Wed, 17 Oct 2018

Plan funeral before North Korea visit: U.S. tells citizens

By Sheetal Sukhija, Phoenix News
16 Jan 2018, 09:15 GMT+10

WASHINGTON, U.S. - In a stern move, the U.S. State Department has issued a statement warning U.S. citizens traveling to North Korea, to make their funeral plans before they decide to head to North Korea.

The State Department cautioned that Americans can travel to North Korea, if they wish, but that it may just be a death wish.

It cautioned that anyone heading to the reclusive nuclear nation should prepare for the possibility of not returning.

The State Department noted on its website, “The U.S. government is unable to provide emergency services to U.S. citizens in North Korea as it does not have diplomatic or consular relations with North Korea.” 

Further, the statement noted that Americans who wish to travel to North Korea must be approved for a special validation, which are handed out on “very limited circumstances.” 

According to the details on its website, U.S. travelers that are given the approval to experience Kim Jong Un’s regime should be prepared for the worst, in that, they should draft a will and make funeral and property arrangements with family and friends before heading out to the dangerous country.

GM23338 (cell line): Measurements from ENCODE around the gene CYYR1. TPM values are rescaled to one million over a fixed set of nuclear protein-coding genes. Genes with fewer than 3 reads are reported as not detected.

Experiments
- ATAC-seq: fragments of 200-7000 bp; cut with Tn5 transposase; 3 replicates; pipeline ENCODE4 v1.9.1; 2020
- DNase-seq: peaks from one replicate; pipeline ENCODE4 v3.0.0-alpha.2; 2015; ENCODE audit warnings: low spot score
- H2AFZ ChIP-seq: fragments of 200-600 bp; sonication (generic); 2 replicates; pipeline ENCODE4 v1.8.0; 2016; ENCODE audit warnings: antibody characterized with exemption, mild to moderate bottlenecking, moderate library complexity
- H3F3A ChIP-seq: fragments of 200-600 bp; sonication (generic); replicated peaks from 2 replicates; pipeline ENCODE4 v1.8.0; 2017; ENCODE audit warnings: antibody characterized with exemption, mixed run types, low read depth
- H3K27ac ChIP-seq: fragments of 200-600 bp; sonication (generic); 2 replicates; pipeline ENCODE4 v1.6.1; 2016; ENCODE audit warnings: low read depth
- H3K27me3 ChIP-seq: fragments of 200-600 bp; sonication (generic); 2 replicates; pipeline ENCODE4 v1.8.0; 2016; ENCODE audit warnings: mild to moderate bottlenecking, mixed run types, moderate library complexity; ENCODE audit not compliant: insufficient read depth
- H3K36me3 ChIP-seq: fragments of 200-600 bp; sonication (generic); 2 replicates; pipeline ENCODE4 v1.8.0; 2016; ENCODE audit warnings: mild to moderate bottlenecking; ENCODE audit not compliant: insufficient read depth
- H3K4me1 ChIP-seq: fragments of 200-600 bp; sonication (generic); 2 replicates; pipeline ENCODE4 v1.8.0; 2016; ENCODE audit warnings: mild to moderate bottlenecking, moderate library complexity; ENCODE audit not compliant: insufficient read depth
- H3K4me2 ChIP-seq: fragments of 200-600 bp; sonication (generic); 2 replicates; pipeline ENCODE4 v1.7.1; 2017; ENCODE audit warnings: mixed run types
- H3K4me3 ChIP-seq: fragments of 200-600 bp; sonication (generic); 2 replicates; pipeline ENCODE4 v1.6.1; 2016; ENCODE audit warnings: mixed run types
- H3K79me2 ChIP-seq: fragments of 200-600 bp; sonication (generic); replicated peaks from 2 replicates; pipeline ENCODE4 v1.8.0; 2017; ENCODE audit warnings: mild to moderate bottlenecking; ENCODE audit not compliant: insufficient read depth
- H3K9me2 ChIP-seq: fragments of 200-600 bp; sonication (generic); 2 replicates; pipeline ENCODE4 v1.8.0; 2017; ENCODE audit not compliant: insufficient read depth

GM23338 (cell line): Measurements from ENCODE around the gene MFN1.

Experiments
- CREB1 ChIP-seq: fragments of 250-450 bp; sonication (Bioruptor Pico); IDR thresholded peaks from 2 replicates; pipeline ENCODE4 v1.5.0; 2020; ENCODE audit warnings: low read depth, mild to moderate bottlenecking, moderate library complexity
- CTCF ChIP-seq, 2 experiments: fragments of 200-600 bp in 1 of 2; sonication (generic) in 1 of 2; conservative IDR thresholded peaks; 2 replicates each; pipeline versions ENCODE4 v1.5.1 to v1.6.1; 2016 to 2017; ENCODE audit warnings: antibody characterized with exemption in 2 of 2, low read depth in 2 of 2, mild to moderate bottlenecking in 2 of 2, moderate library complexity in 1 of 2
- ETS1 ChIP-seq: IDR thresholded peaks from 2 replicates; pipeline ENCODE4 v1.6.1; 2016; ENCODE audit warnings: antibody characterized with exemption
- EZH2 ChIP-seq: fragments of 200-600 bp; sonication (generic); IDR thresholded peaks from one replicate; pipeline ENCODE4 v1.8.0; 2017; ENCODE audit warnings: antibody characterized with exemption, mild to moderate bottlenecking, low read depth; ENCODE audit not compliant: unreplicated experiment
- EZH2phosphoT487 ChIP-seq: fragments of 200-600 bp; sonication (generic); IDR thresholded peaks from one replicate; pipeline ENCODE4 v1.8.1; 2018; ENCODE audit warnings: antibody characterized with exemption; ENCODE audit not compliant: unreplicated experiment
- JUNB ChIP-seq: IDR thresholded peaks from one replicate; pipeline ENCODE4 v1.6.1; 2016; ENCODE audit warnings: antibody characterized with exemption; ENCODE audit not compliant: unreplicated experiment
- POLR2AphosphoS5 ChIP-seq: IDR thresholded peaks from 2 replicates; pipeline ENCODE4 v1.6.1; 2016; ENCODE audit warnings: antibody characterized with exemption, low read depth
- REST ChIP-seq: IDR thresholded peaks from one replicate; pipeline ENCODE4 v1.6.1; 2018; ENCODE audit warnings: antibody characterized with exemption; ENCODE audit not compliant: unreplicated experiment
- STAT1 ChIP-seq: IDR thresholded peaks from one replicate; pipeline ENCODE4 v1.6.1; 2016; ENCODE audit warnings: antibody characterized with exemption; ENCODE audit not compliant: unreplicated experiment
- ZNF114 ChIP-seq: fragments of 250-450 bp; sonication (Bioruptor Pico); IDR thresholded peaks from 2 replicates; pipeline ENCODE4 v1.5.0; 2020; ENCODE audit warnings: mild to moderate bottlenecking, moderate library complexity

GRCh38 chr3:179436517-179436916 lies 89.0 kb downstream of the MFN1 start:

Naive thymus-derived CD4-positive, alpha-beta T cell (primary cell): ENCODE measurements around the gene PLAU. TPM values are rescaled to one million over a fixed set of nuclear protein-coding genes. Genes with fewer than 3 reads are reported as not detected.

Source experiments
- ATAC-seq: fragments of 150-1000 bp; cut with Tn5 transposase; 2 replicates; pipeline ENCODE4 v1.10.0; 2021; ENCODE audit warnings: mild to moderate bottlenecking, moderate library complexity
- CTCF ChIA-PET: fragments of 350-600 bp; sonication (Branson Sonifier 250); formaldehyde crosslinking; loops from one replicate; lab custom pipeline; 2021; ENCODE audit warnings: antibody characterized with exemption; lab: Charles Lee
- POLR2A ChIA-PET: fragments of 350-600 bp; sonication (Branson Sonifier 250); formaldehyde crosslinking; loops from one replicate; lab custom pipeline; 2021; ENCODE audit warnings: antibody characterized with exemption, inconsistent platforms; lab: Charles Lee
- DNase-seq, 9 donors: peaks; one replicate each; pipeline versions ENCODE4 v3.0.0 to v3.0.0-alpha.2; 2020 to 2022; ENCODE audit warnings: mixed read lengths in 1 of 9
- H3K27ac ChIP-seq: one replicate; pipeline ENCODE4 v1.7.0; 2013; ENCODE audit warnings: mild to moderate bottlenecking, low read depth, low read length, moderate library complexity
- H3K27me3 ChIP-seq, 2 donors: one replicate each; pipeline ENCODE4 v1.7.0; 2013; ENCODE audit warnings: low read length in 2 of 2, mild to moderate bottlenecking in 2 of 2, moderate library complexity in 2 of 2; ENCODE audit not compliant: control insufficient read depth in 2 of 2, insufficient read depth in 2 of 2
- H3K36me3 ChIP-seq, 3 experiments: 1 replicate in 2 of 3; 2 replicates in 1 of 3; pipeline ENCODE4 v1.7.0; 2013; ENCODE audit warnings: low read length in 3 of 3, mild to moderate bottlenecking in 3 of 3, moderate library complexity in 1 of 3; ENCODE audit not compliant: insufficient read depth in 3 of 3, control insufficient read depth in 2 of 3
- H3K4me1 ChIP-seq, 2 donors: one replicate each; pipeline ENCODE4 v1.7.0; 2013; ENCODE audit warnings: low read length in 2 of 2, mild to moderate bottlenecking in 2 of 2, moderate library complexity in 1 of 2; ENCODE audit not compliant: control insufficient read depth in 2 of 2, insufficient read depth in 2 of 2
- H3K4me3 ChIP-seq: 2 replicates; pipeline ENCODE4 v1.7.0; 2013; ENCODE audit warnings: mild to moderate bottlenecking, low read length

Recommendations made by the State Department read, “Draft a will and designate appropriate insurance beneficiaries and/or power of attorney; discuss a plan with loved ones regarding care/custody of children, pets, property, belongings, non-liquid assets (collections, artwork, etc.), funeral wishes, etc.”

It has also urged people to have a “contingency plan for emergency situations,” be updated on the State Department’s social media platform and alert systems.

In November last year, President Donald Trump announced the U.S. designation of North Korea as a state sponsor of terrorism.

Trump even added the country to a short list including Iran, Sudan and Syria. 

The decision to add North Korea came years after the country had been removed from the list by the Bush administration in 2008.

While making the announcement, Trump cited Kim Jong Un’s “murderous” rogue regime and the death of American college student Otto Warmbier, who was imprisoned in North Korea for over a year and died days after he returned to the U.S. in a coma.

Trump said, "North Korea has repeatedly supported acts of international terrorism including assassinations on foreign soil. This designation will impose further sanctions and penalties on North Korea and related persons.”

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